[ The Real McCoy Online Home ]                                                                                                                    August 14, 2009
Training

McCoy supports Combat Training Support Center Exercise

By Rob Schuette, Public Affairs Staff

Fort McCoy provided the training areas and facilities, and training and equipment support to help make the first Combat Support Training Center (CSTC) proof of principle (PoP) exercise a success and bring a new generation of technology to the installation, said Steve Shanks.

Photo: Soldiers from the 340th Quartermaster Detachment of San Antonio conduct perimeter security during a convoy operation scenario as part of the CSTC exercise. (Photo by Spc. Raymond Quintanilla)
Soldiers from the 340th Quartermaster Detachment of San Antonio conduct perimeter security during a convoy operation scenario as part of the CSTC exercise. (Photo by Spc. Raymond Quintanilla)

Shanks, the chief of the Training Division for the Fort McCoy Directorate of Plans, Training, Mobilization and Security, said the exercise ended Aug. 3. The CSTC (PoP) exercise was designed to provide participating units with realistic, effective and constructive training in years three and four of the Army Force Generation (ARFORGEN) model and the Army Reserve Training Strategy.

"Our support role in the exercise is similar to what we do for other units training here," Shanks said. "The Army Reserve used the exercise to evaluate force-on-force and force-on-target after-action review (AAR) systems."

Two computer-based systems that track action and produce after-action reports were evaluated during the exercise. One was the Home  Station Instrumentation Training System (HITS) of the Program Executive Office for Simulation, Training and Instrumentation. The other was a commercial system developed by SRI International.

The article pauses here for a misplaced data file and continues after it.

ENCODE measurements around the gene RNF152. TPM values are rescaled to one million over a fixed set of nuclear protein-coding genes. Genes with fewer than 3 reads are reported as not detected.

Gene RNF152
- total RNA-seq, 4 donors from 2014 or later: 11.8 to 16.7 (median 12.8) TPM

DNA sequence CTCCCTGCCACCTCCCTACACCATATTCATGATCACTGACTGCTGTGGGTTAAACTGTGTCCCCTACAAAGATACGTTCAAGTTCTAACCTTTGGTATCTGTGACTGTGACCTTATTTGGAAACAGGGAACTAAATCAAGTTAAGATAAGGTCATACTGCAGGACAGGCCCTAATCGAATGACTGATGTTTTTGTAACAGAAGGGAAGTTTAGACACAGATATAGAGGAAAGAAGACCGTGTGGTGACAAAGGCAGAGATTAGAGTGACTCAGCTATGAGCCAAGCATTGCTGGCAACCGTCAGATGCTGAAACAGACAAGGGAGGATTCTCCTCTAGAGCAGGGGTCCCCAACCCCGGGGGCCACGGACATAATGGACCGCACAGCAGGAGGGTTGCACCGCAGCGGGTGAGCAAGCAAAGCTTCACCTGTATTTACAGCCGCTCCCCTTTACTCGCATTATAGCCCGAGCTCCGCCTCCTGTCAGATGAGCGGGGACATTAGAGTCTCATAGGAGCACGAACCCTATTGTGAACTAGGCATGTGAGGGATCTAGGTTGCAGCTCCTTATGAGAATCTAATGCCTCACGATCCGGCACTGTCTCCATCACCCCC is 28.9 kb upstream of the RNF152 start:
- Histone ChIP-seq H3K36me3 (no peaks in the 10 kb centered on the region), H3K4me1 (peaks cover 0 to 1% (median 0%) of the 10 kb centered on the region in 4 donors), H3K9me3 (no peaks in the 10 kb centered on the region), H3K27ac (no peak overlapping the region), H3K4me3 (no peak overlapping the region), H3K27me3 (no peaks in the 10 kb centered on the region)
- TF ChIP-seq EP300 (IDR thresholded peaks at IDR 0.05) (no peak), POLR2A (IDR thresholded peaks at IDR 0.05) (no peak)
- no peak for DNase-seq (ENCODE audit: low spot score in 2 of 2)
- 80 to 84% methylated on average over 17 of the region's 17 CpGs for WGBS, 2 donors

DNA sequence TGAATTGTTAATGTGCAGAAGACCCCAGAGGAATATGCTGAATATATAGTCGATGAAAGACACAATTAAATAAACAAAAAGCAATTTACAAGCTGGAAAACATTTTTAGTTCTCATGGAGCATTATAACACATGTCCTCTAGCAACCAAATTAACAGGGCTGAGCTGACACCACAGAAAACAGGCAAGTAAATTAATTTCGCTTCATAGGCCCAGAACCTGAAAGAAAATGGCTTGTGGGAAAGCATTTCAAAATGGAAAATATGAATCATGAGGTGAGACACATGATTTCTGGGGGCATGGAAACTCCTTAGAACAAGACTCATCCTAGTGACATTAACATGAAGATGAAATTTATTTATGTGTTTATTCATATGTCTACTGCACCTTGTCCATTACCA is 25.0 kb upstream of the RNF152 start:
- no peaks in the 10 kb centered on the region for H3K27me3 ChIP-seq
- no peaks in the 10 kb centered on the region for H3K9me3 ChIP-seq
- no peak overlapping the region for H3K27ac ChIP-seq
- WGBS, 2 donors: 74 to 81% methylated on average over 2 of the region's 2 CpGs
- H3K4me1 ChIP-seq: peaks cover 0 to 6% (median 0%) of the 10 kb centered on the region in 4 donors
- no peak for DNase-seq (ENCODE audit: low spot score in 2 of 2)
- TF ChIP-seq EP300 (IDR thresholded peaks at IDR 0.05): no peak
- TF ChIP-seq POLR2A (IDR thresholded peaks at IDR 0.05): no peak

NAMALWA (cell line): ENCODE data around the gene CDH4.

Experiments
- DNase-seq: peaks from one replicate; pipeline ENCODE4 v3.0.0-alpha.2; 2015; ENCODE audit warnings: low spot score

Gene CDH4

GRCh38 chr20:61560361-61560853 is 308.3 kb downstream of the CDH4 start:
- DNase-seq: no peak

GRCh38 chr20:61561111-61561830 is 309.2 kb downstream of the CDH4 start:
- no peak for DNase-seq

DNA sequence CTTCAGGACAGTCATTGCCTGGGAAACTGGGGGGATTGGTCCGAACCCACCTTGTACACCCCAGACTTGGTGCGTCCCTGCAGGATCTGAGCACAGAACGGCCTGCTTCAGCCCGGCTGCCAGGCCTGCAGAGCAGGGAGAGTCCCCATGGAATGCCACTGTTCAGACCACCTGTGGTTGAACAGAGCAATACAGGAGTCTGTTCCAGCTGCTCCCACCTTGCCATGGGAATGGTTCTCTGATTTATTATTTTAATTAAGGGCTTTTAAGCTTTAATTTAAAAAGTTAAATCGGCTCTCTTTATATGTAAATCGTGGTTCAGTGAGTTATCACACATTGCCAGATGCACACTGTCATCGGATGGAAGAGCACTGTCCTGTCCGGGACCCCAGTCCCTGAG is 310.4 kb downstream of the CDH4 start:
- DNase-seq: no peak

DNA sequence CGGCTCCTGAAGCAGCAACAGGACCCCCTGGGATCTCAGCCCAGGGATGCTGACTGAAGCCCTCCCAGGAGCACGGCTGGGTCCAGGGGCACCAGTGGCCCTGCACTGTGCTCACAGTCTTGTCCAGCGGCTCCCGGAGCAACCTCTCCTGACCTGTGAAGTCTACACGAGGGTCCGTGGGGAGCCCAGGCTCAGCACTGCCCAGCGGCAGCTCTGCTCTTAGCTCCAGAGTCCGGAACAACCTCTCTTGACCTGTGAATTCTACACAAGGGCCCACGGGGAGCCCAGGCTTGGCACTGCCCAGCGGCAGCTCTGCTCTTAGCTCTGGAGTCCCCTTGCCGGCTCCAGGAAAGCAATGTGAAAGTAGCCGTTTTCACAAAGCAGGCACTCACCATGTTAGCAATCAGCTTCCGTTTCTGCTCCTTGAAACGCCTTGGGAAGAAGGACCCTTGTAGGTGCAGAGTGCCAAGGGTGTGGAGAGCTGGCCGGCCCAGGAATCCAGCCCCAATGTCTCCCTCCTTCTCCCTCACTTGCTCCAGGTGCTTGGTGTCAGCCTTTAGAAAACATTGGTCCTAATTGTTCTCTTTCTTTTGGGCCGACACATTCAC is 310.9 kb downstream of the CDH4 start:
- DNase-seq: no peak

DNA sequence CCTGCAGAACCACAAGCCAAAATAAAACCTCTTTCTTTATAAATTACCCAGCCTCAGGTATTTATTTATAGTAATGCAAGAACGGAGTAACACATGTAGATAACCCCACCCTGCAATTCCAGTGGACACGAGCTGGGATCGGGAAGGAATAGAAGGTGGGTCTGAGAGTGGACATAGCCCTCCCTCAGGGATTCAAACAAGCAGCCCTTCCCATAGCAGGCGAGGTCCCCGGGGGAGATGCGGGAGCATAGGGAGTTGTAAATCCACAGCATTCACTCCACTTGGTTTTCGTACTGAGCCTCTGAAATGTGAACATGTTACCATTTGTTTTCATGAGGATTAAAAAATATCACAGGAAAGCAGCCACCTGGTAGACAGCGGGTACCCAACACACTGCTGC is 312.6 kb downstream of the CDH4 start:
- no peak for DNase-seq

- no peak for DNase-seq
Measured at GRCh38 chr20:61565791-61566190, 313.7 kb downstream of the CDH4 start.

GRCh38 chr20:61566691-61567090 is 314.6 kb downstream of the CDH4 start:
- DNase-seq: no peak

Both the HITS technology and the commercial technology go a step beyond the current multiple integrated laser engagement system (MILES) in use at Fort McCoy. Shanks said the HITS system, including an updated version of MILES, can produce a real-time observation and video recordings in 3-D animated depiction for actual training as well as providing instantaneous feedback for AARs.

This is similar to what is created at the Range 36 complex at the Live-Fire Shoothouse and Urban Training Facility. Among the items that can be included are visual representations of the actual terrain, friendly force movement, opposing force movement, direction and effectiveness of fire.

"The systems are being evaluated for future consideration," Shanks said. "One of the advantages is that units can take the video to their home stations to continue their training."

Observer-controller-trainers from the Regional Training Center-North supported the mission, he said.

Personnel from the 78th Training Brigade, which also planned and coordinated the 2009 CSTC and Patriot Warrior exercises, are scheduled to meet in the near future to plan and coordinate the 2010 CSTC and Patriot Warrior exercises at Fort McCoy, Shanks said.

"The CSTC concept will help units train in convoy operations, convoy security and Contingency Operating Location base defense tactics," Shanks said. The goal of the CSTC exercise is to have units trained and prepared as they enter the ready phase of the ARFORGEN model awaiting potential mobilization and deployment. 

(See related story)

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